Pulzer writes, “[F]or a perceptive Jew the revival of anti-Semitism [in the 1870s] and the [Bismarck] government’s turn to the Right [in 1878] reinforced each other. Their significance lay not so much in the immediate legislative consequences, which could, after all, be reversed, but in their symbolic content. Just as the protectionists had demanded ‘economic legislation which will re-awaken in the people the spirit of love and sense for authority’ and declared the state based on the rule of law [Rechtsstaat] has outlived itself. We shall have to return to the so-called patrimonial and patriarchal state’, so [National Liberal Party politician] Ludwig Bamberger was aware that ‘it is not a question of a few marks’ worth of import duties in the dispute over economic principles ... but of life and death in the arena of free, peaceful, modern development’. That anti-Semitism was a weapon to be used against [classical] Liberalism was obvious to most of them....”

The Jews Should Keep Quiet: Franklin D. Roosevelt, Rabbi Stephen S. Wise, and the Holocaust, by Rafael Medoff. Jewish Publication Society, 2019.

Publisher’s promotional material: “Rafael Medoff delves into difficult truths: With FDR’s consent, the administration deliberately suppressed European immigration far below the limits set by U.S. law. His administration also refused to admit Jewish refugees to the U.S. Virgin Islands, dismissed proposals to use empty Liberty ships returning from Europe to carry refugees, and rejected pleas to drop bombs on the railways leading to Auschwitz, even while American planes were bombing targets only a few miles away—actions that would not have conflicted with the larger goal of winning the war. . . . Medoff explores the sensitive question of the president’s private sentiments toward Jews. Unmasking strong parallels between Roosevelt’s statements regarding Jews and Asians, he connects the administration’s policies of excluding Jewish refugees and interning Japanese Americans.

Documenting how Roosevelt and others pressured [Rabbi Stephen S. Wise, American Jewry’s foremost leader in the 1930s and 1940s] to stifle American Jewish criticism of FDR’s policies, Medoff chronicles how and why the American Jewish community largely fell in line with Wise. David G. Dalin writes, "The Jews Should Keep Quiet is the culmination of more than three decades of research, and it is devastating. Few readers will come away from Rafael Medoff ’s book without their view of FDR having been significantly changed."

“Marx/Engels and Racism,” by W. H. Chaloner and W. O. Henderson. Encounter, July 1975. Download PDF

Marx viewed the “rapacious Jews” as standing in the way of socialist transformation, but numerous accounts of Marx’s life and teachings intended for progressive readers (such Franz Mehring’s Karl Marx) cover up this aspect of Marx.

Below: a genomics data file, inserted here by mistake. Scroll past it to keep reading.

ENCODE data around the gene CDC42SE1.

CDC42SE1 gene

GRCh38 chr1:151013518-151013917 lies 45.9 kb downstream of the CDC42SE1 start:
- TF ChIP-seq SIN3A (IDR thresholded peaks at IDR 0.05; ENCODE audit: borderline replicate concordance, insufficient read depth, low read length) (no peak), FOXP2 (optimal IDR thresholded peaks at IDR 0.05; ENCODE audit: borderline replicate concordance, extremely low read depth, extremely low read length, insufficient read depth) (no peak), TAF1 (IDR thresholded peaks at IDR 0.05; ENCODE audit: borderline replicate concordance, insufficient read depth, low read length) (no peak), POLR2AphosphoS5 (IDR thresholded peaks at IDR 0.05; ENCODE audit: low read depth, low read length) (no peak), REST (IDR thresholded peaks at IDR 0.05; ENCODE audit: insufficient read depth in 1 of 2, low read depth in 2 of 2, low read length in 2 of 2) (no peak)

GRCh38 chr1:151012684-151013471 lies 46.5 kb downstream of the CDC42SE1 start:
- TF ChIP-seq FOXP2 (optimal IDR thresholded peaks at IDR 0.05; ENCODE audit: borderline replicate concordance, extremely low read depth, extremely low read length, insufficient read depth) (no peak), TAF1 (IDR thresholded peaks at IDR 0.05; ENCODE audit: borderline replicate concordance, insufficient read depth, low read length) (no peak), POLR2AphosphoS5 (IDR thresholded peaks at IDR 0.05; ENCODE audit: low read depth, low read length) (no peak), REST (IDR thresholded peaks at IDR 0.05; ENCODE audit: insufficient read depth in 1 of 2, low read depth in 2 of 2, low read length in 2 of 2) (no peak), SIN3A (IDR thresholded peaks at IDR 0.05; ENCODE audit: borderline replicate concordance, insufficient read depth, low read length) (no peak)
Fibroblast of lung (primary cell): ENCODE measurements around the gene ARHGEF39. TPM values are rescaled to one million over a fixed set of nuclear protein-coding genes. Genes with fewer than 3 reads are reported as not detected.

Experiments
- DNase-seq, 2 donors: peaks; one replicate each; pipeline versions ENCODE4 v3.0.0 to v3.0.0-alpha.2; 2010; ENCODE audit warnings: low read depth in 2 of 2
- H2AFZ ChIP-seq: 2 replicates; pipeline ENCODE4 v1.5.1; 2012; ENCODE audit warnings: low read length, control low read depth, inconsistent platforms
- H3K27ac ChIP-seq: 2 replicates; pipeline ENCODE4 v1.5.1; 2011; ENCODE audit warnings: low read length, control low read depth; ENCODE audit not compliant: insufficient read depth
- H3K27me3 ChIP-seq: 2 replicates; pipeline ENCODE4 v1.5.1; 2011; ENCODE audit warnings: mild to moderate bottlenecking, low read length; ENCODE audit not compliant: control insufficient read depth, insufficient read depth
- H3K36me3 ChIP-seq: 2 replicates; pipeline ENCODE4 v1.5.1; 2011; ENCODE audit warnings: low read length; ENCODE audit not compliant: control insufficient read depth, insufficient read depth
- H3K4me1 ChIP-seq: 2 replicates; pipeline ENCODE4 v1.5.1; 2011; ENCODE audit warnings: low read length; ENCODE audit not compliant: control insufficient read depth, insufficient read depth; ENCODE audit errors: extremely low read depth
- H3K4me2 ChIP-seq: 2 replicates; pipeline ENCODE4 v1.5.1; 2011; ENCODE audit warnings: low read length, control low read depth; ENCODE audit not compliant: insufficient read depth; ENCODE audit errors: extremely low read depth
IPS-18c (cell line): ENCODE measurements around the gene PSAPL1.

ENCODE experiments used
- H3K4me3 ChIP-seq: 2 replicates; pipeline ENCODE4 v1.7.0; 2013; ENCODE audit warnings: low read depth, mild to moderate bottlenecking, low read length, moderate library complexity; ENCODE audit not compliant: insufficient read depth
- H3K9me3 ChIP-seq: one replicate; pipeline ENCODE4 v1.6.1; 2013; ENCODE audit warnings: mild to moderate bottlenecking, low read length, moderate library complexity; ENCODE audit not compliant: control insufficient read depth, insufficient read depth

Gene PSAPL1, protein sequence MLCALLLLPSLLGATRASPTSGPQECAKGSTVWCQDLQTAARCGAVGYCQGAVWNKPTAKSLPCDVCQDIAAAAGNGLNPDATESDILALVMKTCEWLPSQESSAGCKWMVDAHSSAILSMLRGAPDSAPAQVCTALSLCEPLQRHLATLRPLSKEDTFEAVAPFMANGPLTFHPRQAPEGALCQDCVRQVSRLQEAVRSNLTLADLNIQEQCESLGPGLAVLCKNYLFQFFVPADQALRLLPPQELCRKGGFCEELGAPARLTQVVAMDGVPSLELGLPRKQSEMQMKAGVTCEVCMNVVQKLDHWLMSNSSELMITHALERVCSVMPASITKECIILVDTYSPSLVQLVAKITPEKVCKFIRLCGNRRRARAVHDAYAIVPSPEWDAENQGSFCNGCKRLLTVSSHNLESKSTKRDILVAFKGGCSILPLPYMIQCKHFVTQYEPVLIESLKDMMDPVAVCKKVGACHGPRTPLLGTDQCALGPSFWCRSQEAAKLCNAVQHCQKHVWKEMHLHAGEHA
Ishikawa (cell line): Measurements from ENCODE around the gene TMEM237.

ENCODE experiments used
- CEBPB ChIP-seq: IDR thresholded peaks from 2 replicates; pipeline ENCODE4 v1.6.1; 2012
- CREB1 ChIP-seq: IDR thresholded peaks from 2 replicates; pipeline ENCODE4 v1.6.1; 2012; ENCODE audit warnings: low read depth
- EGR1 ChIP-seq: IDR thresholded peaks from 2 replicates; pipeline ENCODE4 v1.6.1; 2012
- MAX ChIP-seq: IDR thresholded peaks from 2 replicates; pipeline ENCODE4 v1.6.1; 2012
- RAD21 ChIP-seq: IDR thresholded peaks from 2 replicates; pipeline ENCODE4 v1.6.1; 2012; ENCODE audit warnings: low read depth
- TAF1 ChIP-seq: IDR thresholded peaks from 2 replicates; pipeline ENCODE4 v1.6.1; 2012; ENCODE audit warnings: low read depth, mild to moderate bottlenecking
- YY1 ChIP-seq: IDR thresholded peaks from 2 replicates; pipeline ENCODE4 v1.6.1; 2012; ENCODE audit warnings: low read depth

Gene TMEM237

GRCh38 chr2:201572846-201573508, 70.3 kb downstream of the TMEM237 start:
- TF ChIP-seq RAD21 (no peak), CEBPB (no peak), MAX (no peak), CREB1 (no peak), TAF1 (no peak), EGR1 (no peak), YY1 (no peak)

The Myth of Hitler’s Pope: Pope Pius XII And His Secret War Against Nazi Germany, by David G. Dalin. Regnery, 2005.

David Novak writes, “Rabbi David Dalin . . . effectively answers the vicious, distorted charges that portray Pius XII as a Nazi sympathizer who did nothing to help save Jews from Nazi genocide. Dalin’s meticulous scholarship shows just what an effective enemy of Nazi racism Pius XII really was, both before and during his papacy, and the personal and collective risks he took to rescue as many Jews as he could under the most dangerous conditions imaginable.”

Myth of the Nation and Vision of Revolution: Ideological Polarization in the Twentieth Century, by Jacob L. Talmon. Routledge, 1991.

For our purpose, the most relevant part is section 4, “The Jewish Dimension.” Talmon writes, “In [Richard Wagner’s tract The Jews in Music] the composer juxtaposed the abstract imperative of [classical] liberal rationalism that the Jews should be treated as equals with instinctive revulsion from them. Which was more authentic? By deciding it was the latter, Wagner bade farewell both to rational, analytic reasoning, and to the rights of man. . . . Much of this had been foreshadowed by German romanticism. . . . Racist anti-Semitism provided . . . a mirror image of socialist Marxism. Blood took the place allotted to matter in dialectical materialism, changes in the composition of blood replaced changes in modes of production, Jewish exploitation replaced capitalist oppression, Jewish-socialist incitement replaced class struggle, the elimination of Jews replaced the revolution, the confiscation of Jewish property, and its nationalization and redistribution, replaced the social transformation.”

“National Socialism and Antisemitism: The Case of Maurice Barrès,” by Zeev Sternhell. Journal of Contemporary History, vol. 8, no. 4 (October, 1973), pp. 47–66.